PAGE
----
Sunday, May 14, 2006

New Project - Part XII - All done!

Happy Mother's Day to me! I had a very nice day today, beginning with a long walk at Whetstone Park of Roses. Yesterday and today that walk was in the rain, but that wasn't too bad. We saw a lot of birds, and Emma didn't mind getting all wet and muddy. I also finished my oak leaf project at last. I'm so relieved to have this one done. I have another carving I need to work on in the next couple of weeks to get ready for the summer symposia, plus a collaboration which will involve some carving. I need to go much faster now - this project just ate up a lot of time because it was so intricate in the layout.

To top off the day, Meghan and Richard decided that I shouldn't have to cook on Mother's Day, so they fixed dinner tonight. Of course, I had to go to the store to buy all the supplies and so on . . . They did fine, and even cleaned up the mess.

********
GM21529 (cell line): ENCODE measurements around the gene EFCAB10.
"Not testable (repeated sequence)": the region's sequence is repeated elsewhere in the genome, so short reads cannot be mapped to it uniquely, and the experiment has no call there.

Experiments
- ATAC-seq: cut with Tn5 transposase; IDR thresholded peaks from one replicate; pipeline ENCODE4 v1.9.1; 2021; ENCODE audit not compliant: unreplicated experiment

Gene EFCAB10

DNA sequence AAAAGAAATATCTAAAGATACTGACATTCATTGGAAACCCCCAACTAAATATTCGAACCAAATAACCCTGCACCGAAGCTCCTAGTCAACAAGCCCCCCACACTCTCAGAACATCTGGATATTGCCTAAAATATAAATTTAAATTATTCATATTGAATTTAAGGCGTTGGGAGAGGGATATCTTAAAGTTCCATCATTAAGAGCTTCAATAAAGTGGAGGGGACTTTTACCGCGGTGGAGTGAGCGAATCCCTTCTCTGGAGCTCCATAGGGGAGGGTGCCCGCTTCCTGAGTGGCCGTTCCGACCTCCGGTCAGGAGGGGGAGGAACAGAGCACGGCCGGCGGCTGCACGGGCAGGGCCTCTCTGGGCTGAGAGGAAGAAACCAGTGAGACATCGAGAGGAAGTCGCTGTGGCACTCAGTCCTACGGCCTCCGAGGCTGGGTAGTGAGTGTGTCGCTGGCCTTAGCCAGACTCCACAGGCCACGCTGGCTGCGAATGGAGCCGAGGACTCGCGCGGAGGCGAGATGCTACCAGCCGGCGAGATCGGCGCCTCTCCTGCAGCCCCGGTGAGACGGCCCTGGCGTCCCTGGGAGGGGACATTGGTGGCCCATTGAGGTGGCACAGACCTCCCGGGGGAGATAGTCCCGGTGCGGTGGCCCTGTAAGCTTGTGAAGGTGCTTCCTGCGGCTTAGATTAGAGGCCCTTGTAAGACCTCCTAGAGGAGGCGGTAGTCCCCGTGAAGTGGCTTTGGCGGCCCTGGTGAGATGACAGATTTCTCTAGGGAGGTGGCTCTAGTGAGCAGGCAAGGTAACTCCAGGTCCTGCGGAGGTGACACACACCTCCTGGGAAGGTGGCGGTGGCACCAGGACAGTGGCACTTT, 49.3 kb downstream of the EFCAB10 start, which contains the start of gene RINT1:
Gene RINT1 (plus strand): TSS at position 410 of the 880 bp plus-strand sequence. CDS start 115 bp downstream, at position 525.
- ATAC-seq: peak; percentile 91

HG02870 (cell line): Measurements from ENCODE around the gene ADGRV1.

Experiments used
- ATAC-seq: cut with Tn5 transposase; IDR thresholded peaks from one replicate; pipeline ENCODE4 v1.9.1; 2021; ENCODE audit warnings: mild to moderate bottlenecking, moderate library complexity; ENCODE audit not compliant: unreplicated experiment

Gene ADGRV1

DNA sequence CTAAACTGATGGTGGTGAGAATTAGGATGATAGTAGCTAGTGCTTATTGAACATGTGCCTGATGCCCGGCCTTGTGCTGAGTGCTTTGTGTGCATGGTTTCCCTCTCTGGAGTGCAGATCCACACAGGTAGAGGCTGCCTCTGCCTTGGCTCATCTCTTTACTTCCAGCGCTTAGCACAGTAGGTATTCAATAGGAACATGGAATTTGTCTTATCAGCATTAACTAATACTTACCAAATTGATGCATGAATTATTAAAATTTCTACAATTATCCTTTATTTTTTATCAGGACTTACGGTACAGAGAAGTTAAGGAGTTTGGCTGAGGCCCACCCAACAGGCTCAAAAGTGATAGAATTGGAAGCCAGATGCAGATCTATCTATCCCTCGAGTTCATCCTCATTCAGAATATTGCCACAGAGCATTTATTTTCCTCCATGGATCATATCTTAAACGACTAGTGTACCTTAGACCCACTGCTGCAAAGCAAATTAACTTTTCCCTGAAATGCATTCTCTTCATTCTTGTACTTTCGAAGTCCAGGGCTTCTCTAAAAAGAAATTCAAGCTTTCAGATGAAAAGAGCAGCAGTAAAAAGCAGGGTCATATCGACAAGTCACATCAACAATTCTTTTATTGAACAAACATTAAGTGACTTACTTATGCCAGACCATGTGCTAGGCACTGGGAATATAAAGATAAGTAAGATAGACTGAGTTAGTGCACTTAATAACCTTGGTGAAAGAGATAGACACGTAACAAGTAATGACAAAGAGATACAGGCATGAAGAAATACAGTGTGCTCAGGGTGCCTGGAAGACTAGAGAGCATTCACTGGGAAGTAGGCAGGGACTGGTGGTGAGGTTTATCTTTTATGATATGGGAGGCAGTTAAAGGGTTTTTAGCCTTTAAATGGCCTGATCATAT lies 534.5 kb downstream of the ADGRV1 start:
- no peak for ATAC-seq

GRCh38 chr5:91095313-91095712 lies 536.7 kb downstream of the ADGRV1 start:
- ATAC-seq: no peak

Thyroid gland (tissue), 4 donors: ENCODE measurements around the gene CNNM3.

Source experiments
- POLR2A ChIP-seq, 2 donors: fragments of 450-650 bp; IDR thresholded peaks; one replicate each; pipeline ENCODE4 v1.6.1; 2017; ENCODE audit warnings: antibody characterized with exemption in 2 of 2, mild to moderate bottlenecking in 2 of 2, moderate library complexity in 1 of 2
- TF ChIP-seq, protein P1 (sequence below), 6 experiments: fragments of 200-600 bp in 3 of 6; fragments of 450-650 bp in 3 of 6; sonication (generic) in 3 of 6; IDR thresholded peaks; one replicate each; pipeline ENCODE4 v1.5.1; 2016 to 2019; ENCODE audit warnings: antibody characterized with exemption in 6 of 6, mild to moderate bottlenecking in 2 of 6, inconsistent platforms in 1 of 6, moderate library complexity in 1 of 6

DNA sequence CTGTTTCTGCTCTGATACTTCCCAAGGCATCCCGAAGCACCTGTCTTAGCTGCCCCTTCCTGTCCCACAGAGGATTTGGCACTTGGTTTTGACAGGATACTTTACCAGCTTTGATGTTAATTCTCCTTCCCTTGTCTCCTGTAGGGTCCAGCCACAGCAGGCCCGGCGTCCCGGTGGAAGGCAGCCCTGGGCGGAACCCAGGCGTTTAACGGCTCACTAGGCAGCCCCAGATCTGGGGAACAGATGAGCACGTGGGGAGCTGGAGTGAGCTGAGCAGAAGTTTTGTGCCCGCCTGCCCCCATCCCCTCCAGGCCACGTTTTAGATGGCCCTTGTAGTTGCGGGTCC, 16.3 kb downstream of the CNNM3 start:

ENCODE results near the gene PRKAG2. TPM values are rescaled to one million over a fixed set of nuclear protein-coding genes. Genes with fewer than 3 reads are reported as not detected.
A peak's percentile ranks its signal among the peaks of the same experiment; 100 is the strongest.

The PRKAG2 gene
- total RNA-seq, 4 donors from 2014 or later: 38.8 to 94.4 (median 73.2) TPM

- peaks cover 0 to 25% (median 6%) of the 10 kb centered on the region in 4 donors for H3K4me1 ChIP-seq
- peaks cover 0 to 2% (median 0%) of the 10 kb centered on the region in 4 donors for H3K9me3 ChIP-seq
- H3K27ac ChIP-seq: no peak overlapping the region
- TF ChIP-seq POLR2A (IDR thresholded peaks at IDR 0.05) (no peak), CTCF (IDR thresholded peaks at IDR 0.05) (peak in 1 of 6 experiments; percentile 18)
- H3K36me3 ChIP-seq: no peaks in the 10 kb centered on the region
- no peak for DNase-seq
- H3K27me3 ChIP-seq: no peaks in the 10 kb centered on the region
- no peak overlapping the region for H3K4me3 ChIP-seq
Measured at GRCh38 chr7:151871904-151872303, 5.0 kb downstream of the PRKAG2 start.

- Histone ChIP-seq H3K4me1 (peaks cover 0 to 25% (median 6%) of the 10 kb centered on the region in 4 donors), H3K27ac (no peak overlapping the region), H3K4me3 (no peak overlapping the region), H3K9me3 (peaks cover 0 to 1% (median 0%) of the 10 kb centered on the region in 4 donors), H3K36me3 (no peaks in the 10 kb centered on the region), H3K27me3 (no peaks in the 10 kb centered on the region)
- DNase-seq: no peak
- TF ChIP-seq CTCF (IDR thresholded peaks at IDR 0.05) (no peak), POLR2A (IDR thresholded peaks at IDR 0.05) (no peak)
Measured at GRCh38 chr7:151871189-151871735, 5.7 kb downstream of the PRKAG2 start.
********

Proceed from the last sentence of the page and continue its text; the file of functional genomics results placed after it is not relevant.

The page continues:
Here's the finished carving before I took it over to my lab and zapped it with the UV crosslinker. It's been slowing changing color as I've been working, but I want it to be a rich red brown. Since J. Paul Fennell achieves the red coloration on African Sumac by exposing the wood to sunlight, I figured some high intensity UV irradiation would do the same thing, except in a much shorter time period.

Here's what it looks like after 10 minutes of high UV exposure. I also put a coat of penetrating oil on after bringing it home. It started changing in just a minute's time exposure. It was a tight fit - the edges of the box were about the same width as the diameter of the bowl. If it doesn't settle into the red I'm seeking, I'll take it back to the lab in a week or so and zap it again.

I've decided the title of this piece will be: "Quercus rubra." That's the botanical name of red oak, which is what the leaf design is from. Now I just have to make an appointment to take this to my photographer, Jerry Anthony. I need to let the oil cure first, and then I have to pick off all the cotton lint under the magnifiers. Jerry has a knack for finding the lint with a 50 mm macro lens.

Previous posts in this series, beginning on January 3, 2006: Part I, Part II, Part III, Part IV, Part V, Part VI, Part VII, Part VIII, Part IX, Part X, and Part XI.

No comments: